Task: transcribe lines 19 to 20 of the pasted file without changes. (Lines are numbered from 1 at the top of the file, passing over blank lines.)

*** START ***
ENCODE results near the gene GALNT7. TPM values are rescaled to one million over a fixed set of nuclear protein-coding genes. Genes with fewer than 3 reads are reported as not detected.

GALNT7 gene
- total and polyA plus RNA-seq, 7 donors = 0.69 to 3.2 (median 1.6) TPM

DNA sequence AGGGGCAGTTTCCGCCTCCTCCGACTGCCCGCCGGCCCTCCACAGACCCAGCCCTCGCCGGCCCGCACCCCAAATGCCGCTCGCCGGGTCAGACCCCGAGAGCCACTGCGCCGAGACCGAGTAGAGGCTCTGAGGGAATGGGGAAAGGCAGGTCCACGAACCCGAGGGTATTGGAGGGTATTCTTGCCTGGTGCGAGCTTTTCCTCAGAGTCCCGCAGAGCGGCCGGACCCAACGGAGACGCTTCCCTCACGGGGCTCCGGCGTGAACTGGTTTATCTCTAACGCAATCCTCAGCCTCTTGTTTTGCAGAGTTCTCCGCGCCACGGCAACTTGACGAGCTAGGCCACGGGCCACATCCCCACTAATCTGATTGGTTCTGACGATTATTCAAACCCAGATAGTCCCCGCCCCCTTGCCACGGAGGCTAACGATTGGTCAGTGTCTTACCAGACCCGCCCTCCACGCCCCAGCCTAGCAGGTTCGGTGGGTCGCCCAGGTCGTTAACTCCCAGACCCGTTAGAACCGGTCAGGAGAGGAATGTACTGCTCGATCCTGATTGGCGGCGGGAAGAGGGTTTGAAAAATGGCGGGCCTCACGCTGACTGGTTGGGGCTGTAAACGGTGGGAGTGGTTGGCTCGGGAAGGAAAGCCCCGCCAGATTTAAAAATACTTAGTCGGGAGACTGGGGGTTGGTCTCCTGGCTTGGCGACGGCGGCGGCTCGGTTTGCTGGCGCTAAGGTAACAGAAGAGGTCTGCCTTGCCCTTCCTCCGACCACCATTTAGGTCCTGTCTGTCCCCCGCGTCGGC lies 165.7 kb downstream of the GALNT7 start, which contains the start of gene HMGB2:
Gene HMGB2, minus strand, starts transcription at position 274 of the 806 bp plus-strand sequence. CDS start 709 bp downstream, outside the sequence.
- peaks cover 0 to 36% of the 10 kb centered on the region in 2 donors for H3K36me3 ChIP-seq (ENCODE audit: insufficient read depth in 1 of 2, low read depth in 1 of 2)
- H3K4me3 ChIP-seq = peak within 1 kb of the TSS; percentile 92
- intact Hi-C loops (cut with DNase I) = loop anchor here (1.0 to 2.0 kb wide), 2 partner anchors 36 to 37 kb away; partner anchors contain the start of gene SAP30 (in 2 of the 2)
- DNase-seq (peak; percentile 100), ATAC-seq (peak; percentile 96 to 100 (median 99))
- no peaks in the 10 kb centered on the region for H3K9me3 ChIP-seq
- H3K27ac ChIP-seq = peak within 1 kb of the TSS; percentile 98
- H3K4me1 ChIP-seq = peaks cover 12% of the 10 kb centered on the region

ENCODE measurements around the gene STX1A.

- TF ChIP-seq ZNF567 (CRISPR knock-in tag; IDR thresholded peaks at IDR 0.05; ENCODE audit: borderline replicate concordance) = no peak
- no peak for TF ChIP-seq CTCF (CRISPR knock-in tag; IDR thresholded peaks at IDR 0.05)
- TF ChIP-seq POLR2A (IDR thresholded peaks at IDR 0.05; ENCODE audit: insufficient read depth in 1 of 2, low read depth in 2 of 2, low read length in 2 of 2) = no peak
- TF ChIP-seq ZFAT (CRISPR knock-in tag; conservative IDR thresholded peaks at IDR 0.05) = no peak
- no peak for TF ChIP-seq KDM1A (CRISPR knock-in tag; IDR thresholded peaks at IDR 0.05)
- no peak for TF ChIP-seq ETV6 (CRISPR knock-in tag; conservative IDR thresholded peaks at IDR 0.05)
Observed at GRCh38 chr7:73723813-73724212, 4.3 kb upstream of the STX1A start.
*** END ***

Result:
- no peak for TF ChIP-seq ETV6 (CRISPR knock-in tag; conservative IDR thresholded peaks at IDR 0.05)
Observed at GRCh38 chr7:73723813-73724212, 4.3 kb upstream of the STX1A start.